Slideshows

7 Lucky Works of Art

Chinese culture considers peaches very lucky, symbolizing longevity and good fortune. This bowl from the Qing dynasty (about 1700) certainly shows that the peach has stood the test of time! // Bowl, China, Qing Dynasty (1644-1912), about 1700. Porcelain with overglaze enamels. Gift of Mrs. Helen Hudgens in memory of her husband Mr. James W. Hudgens. 1998.18. While horseshoes are considered symbols of luck in our eyes, this horseshoe is used as currency in Nigeria. // Horseshoe shaped currency token, Benin Kingdom, Nigeria. Bronze. 107.1999. The BMA is lucky to call itself the home of the largest collection of Wedgwood outside of England. We couldn’t get through this list without sharing a little bit of green – it is St. Patrick’s Day, after all! // Vase, Meissen porcelain manufactory, est. 1710. Meissen Germany, 1818. Hard-paste porcelain with enamel decorations and gilding. Collection of the Art Fund, Inc. at the BMA. Purchase in honor of Donald M. James, Chairman of the Board, 2002-2005, AFI7.2005. Hotei is a Buddhist folk character who supposedly lived in China during the early 10th century. He is now worshipped in Japan as the God of Good Fortune. // Hotei sculpture, Japan, Edo period (1615-1868), about 1750. Gift of Mr. and Mrs. Bartlett G. Bretz. This vase is adorned with bats, a classical Chinese feng shui symbol for prosperity, and clouds, which symbolize good fortune and happiness. // Vase with bats and clouds direction, China, porcelain with underglaze and blue and red decorations. 2002.62. This piece is an elaborate covered wedding food box. Eating foods from these plates on a wedding day leads to a long, happy marriage. // Wedding Food Box, Xiaoshan Family, China, Qing Dynasty (1644-1912), 19th century. Collection of the Art Fund, Inc. at the BMA. Gift of Bayard Shields Tynes and Carolyn Dickinson Tynes. AFI37.2009.1A-B-.5.1-.4. The treasure under this rainbow is our beautiful sculpture garden! Rain or shine, this Sol LeWitt piece is always brightening our day. // "Bands of Color in Various Directions," Sol LeWitt, American (1928-2007), 2001. Vinyl on aluminum. Collection of the Art Fund, Inc. at the BMA. Purchase with funds provided by Dr. and Mrs. John Poynor and Bluff Park Art Association in honor of the Museum's 50th anniversary. AFI2.1999.1. Copyright The LeWitt Estate/Artist Rights Society (ARS), New York.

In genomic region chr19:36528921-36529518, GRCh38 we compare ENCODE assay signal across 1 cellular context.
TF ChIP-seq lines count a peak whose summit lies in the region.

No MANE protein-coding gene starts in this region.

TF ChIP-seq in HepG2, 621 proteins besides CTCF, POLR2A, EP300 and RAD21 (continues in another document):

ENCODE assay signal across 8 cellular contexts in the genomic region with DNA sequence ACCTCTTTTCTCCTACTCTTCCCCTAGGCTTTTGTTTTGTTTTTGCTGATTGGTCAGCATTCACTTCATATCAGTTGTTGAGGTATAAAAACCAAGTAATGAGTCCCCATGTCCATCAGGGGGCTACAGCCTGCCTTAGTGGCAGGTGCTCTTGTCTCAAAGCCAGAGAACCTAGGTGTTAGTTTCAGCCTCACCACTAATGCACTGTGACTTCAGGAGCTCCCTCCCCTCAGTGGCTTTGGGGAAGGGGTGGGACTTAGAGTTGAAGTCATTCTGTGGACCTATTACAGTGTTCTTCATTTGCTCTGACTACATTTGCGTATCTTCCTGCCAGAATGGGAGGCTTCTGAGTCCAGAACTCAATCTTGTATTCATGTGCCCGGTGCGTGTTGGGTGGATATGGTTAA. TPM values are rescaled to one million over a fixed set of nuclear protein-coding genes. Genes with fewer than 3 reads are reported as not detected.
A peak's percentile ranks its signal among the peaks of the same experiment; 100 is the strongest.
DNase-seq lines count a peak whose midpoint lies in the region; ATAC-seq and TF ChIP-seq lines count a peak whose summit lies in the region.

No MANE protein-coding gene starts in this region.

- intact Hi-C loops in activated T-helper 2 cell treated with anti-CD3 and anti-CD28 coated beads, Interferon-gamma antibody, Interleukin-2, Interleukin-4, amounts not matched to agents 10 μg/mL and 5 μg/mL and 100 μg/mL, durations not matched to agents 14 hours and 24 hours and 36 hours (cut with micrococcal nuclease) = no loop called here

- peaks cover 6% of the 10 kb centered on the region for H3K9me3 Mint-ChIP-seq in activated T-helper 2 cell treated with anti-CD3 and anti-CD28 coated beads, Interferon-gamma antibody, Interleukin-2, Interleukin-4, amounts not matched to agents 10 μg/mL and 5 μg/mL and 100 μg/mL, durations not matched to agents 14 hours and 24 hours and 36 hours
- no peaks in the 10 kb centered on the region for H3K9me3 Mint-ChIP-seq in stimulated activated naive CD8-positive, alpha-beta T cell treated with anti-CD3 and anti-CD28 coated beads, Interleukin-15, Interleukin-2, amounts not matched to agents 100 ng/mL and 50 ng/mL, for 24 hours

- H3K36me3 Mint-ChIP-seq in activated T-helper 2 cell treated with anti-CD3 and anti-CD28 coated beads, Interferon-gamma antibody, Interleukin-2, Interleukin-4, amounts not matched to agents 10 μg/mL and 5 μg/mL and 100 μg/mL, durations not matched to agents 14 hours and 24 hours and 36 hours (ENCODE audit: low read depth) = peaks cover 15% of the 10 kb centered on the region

<
>
The treasure under this rainbow is our beautiful sculpture garden! Rain or shine, this Sol LeWitt piece is always brightening our day. // "Bands of Color in Various Directions," Sol LeWitt, American (1928-2007), 2001. Vinyl on aluminum. Collection of the Art Fund, Inc. at the BMA. Purchase with funds provided by Dr. and Mrs. John Poynor and Bluff Park Art Association in honor of the Museum's 50th anniversary. AFI2.1999.1. Copyright The LeWitt Estate/Artist Rights Society (ARS), New York.

In honor of St. Patrick’s Day, we’re highlighting pieces in our collection that bring us luck all year round. Take a look at 7 Lucky Works of Art in our collection, found from cultures across the globe!

1. Qing Dynasty Bowl
Chinese culture considers peaches very lucky, symbolizing longevity and good fortune. This bowl from the Qing dynasty (about 1700) certainly shows that the peach has stood the test of time!

2. Nigerian Horseshoe
While horseshoes are considered symbols of luck in our eyes, this horseshoe is used as currency in Nigeria.

3. Wedgwood Vase
The BMA is lucky to call itself the home of the largest collection of Wedgwood outside of England. We couldn’t get through this list without sharing a little bit of green – it is St. Patrick’s Day, after all!

4. Hotei Sculpture
Hotei is a Buddhist folk character who supposedly lived in China during the early 10th century. He wandered from town to town, never stopping in one place for long. He loved children and always seemed to have something for them in his large bag of possessions. He is now worshipped in Japan as the God of Good Fortune.

5. Chinese Vase
This vase is adorned with bats, a classical Chinese feng shui symbol for prosperity, and clouds, which symbolize good fortune and happiness.

6. Wedding Food Box
This piece is an elaborate covered wedding food box. On the inside of the box are four food compartments with plates, with characters saying “water, good fortune, east,” and one indecipherable word. Eating foods from these plates on a wedding day leads to a long, happy marriage.

7. Bands of Color in Various Directions
The treasure under this rainbow is our beautiful sculpture garden! Rain or shine, this Sol LeWitt piece is always brightening our day.